Victory remains top priority for Bond, Murray
Defeat isn’t something the all-conquering New Zealand men’s pair want to think about as they prepare for their first regatta since last year’s London Olympics triumph.
Eric Murray and Hamish Bond will start their long quest for a second Olympic gold medal when they contest the second World Cup regatta of the year at London’s Eton Dorney course next month.
The pair culminated a four-year unbeaten run with victory at the same course at last year’s London Olympics and they’re now striving to emulate those unmatched standards.
So does Murray think about what a defeat might mean, should it occur?
‘‘No, not yet,’’ he said.‘‘We don’t consider it too much to be honest. Every time we go out we just try to go as fast as we can.
"If that means you lose because of it, obviously you have to do some soul-searching at the point in time. But we don’t sit down to look at those negative side of things too much.
‘‘Hey, maybe we should. But at the moment it hasn’t really crossed our minds.’’
Murray said maintaining the unbeaten record they’ve compiled since teaming up in the pair at the start of 2009 ‘‘isn’t really a driving force’’.
‘‘We want to keep going as well as we can, and if that means that we lose a few races, well, that would be highly disappointing.
‘‘We just want to try and get back up to the speed that we demand of ourselves – even getting back to that speed is going to take a massive amount of effort.
‘‘That’s really our aim – to go back and to go as fast as before and hopefully that keeps that benchmark high and keeps us at the front of the field.’’
That’s meant the duo have had to re-evaluate what they do, in conjunction with new coach Noel Donaldson, after setting a new world’s best mark during their gold-medal winning campaign.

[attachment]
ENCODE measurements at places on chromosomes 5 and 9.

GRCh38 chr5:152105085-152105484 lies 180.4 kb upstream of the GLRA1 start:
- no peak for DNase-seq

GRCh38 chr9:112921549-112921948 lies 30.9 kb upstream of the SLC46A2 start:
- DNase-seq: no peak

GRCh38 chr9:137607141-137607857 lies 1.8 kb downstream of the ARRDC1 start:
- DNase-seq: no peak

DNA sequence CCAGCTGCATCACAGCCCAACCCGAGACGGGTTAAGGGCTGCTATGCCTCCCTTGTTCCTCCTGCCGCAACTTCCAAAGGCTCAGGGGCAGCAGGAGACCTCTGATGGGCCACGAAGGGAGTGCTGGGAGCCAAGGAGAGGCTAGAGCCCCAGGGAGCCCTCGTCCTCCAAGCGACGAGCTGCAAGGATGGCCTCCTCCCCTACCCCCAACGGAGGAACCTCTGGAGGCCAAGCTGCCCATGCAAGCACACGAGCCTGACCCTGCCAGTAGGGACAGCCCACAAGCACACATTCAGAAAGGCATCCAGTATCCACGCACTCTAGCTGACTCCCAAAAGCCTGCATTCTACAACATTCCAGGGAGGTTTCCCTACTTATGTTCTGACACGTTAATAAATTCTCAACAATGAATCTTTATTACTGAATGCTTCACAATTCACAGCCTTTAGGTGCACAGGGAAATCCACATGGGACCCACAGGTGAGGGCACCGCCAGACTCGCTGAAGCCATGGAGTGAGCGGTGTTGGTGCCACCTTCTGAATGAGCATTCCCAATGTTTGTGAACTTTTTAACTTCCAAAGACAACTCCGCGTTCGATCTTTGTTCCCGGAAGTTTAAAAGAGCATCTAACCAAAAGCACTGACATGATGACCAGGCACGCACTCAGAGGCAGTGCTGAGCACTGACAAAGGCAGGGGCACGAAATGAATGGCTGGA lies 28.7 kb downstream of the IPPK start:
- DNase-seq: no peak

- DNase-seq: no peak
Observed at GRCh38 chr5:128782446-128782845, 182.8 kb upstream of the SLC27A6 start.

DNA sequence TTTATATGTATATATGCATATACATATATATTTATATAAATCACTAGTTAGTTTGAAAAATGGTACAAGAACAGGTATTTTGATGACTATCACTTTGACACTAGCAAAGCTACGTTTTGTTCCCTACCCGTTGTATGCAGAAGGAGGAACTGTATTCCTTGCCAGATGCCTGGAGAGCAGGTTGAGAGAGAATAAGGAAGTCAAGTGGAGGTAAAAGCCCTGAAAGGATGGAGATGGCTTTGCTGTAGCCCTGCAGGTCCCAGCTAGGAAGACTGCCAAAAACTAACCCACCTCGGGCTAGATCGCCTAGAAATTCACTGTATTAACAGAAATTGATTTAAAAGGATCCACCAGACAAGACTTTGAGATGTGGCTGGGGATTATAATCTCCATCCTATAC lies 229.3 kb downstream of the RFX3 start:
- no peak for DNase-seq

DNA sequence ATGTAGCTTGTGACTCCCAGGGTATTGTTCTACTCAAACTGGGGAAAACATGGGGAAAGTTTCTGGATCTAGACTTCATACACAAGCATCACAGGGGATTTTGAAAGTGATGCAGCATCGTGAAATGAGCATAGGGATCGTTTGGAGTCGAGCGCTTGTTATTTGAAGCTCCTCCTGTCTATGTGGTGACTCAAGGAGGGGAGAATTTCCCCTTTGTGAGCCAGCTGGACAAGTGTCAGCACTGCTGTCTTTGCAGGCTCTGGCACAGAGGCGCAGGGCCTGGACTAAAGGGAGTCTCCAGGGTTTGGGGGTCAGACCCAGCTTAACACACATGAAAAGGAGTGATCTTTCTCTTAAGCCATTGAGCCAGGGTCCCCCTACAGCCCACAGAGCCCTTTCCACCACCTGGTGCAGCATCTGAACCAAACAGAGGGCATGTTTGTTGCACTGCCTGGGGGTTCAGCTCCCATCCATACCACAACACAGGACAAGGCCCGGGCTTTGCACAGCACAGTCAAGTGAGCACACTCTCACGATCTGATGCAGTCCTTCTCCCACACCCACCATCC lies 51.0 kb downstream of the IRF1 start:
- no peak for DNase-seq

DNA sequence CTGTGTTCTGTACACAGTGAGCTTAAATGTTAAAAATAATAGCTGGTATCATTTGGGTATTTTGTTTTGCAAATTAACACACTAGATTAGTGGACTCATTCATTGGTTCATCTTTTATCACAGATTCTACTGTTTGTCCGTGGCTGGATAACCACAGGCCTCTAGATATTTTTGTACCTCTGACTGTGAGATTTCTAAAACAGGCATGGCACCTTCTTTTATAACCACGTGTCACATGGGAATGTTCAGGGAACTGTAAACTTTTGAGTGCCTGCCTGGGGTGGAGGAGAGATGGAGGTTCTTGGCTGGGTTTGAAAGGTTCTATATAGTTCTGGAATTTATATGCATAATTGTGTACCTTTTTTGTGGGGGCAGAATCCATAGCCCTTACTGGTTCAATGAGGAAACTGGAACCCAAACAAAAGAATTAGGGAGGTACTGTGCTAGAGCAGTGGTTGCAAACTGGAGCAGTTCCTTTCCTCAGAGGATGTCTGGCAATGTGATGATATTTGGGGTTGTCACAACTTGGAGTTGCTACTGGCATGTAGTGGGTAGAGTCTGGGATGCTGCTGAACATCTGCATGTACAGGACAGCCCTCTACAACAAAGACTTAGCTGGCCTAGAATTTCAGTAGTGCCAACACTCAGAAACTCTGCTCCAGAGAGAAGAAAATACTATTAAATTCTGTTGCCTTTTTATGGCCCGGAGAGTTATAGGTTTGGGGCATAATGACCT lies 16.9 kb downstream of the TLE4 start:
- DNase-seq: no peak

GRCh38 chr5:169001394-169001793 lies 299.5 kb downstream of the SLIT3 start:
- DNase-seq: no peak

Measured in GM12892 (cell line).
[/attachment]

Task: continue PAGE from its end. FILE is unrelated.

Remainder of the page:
‘‘Breaking the world record made our trainings a little bit harder – seeing as we went 1.6 per cent faster than anyone else made it a little bit difficult,’’ Murray said.‘‘But we’re pretty pleased with how our speeds are going, compared to how they’ve been in the past.’’
Donaldson, Rowing New Zealand’s men’s sweep oar coach, has the pair working on technical matters while instigating different training programmes that include more use of indoor rowing machines and cycling.
‘‘I do things different than Hamish does on the rowing machine and hoepfully that’s going to be something that’s going to be really good for us when we’re both out on the water,’’ Murray said.
The year following an Olympic Games always sees countries make a number of changes to crews, so the pair are unsure of the make-up of a number of rivals they’ll face at Eton Dorney from June 21-23 and the at the final World Cup regatta at Lucerne from July 12-14.
However, they will be up against the French combination of Germain Chardin and Dorian Mortelette, who chased the Kiwis home to win silver in London and backed that up with gold at the opening World Cup regatta in Sydney in March that Murray and Bond didn’t contest.